New research from a phase 4 review by Griffith University of an in-market weight management program provides evidence that a pharmacy-based program can lead to long-term maintenance of weight loss.
Long-term maintenance of weight loss on the program runs counter to previous evidence that individuals re-gain weight even when on dietary interventions.
The program, developed in collaboration with the CSIRO, combines in-pharmacy support with the CSIRO diet book, meal replacements and a phone support service. Along with assessing weight loss the program takes measures of blood pressure, glucose and total cholesterol. Over 60,000 people have started the program since its inception five years ago.
Griffith University’s review covered data collected by pharmacies Australia-wide for the five-year period. In-market reviews are commonly undertaken by the pharmaceutical sector to continue assessing the effect and safety of new interventions.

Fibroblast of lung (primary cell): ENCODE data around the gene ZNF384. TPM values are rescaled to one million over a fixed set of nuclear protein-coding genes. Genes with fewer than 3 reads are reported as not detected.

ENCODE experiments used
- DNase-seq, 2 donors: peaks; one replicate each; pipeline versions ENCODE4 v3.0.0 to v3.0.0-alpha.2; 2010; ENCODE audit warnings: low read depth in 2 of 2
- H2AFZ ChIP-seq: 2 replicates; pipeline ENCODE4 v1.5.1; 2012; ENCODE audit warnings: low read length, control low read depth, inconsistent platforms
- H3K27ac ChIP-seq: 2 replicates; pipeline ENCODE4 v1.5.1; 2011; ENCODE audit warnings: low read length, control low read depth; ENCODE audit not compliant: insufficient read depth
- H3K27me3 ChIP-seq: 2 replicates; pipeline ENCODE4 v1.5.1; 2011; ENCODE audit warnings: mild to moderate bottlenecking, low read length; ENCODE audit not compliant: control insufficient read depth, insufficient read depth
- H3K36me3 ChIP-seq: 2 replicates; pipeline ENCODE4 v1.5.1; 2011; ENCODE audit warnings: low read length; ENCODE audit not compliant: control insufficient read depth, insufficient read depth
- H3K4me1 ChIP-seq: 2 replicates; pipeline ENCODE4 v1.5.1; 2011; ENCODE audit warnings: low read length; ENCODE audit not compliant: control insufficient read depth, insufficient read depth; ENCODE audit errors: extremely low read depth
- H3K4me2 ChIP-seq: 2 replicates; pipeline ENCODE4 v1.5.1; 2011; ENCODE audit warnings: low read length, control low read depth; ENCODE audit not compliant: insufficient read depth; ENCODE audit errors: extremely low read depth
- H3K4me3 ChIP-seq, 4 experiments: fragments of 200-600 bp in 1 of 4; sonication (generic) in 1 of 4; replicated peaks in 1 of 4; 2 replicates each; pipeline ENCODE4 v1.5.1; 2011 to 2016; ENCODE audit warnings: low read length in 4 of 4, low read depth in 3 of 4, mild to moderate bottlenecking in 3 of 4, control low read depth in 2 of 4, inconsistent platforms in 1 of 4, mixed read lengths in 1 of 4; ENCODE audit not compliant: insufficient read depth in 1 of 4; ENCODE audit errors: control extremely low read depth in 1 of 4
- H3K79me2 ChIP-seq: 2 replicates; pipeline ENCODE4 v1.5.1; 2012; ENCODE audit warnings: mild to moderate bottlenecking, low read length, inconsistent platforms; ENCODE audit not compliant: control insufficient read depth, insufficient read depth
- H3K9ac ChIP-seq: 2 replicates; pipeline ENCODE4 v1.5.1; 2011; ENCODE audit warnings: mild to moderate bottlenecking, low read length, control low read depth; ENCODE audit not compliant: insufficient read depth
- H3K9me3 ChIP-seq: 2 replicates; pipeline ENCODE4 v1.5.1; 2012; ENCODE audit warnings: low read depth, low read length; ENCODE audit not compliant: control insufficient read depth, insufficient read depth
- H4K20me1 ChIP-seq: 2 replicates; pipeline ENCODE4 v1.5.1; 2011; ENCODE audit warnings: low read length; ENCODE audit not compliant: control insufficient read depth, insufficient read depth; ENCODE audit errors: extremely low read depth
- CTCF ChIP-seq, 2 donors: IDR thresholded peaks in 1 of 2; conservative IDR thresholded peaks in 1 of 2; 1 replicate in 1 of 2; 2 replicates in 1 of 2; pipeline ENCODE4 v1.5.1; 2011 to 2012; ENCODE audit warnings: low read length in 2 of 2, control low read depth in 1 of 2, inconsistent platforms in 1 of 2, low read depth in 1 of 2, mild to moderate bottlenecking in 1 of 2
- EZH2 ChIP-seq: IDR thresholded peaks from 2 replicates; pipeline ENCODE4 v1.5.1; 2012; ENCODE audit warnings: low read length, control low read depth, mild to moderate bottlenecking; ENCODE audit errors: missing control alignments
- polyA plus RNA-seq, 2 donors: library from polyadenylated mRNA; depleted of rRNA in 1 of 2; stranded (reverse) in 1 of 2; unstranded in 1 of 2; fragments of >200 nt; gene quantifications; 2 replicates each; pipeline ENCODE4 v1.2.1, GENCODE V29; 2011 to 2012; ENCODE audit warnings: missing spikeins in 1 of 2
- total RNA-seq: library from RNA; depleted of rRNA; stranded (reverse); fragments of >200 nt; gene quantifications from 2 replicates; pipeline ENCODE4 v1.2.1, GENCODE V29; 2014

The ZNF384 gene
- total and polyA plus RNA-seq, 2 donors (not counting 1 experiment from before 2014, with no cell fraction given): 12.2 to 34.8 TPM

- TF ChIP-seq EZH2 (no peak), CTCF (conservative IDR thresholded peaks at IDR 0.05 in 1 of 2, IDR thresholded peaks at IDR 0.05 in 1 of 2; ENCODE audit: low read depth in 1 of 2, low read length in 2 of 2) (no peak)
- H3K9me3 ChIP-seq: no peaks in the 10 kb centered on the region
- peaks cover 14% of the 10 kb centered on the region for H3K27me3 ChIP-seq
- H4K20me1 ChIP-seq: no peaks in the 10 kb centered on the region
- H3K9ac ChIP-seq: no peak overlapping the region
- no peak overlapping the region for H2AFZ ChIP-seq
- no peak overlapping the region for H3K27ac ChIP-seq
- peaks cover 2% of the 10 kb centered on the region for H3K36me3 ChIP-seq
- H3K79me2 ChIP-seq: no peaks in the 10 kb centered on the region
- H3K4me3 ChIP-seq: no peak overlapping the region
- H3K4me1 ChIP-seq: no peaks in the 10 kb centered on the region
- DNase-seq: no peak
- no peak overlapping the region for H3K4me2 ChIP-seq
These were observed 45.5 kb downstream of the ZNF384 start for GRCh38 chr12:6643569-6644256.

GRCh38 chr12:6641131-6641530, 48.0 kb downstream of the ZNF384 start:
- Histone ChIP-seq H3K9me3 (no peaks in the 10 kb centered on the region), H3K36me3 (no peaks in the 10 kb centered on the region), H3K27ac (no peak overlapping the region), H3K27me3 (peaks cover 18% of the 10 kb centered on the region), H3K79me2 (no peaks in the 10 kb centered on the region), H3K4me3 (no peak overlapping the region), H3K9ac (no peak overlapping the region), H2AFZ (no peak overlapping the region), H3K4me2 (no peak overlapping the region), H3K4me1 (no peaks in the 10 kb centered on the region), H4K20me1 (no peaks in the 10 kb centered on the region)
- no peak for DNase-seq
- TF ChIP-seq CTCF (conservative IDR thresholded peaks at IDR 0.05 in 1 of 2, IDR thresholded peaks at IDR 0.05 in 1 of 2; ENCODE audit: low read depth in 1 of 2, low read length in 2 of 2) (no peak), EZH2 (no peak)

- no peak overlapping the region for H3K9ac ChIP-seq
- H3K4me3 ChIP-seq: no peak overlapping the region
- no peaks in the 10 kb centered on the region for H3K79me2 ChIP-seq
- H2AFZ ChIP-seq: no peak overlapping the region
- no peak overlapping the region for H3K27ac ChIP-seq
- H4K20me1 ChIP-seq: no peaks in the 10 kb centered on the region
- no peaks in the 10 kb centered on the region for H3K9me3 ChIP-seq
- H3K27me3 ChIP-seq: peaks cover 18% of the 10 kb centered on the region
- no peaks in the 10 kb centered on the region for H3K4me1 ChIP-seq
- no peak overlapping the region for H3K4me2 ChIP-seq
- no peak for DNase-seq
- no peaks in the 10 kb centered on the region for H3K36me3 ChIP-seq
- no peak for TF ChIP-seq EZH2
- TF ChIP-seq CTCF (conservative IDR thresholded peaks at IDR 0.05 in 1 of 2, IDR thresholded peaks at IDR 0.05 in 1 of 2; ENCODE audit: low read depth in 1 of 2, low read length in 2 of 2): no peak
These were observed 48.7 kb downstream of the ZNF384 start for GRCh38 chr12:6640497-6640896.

For those compliant with the program there was an approximate loss of 5% of bodyweight along with reductions in blood pressure and total cholesterol.
“That weight loss is sustained on this program goes against all the belief that weight management programs are not effective in the long term” notes Professor Allan Cripps, the lead investigator on the review team.
“Obesity is now considered an epidemic in developed countries, with over 60% of the adult Australian population overweight. This increases the risk of diseases like type 2 diabetes, cancer and cardiovascular disease. Reducing excess body mass is a key health priority and requires multiple approaches, such as those incorporated in this program” says Dr Nicholas West.
The review is available on Griffith University’s website and is currently in the process of being published.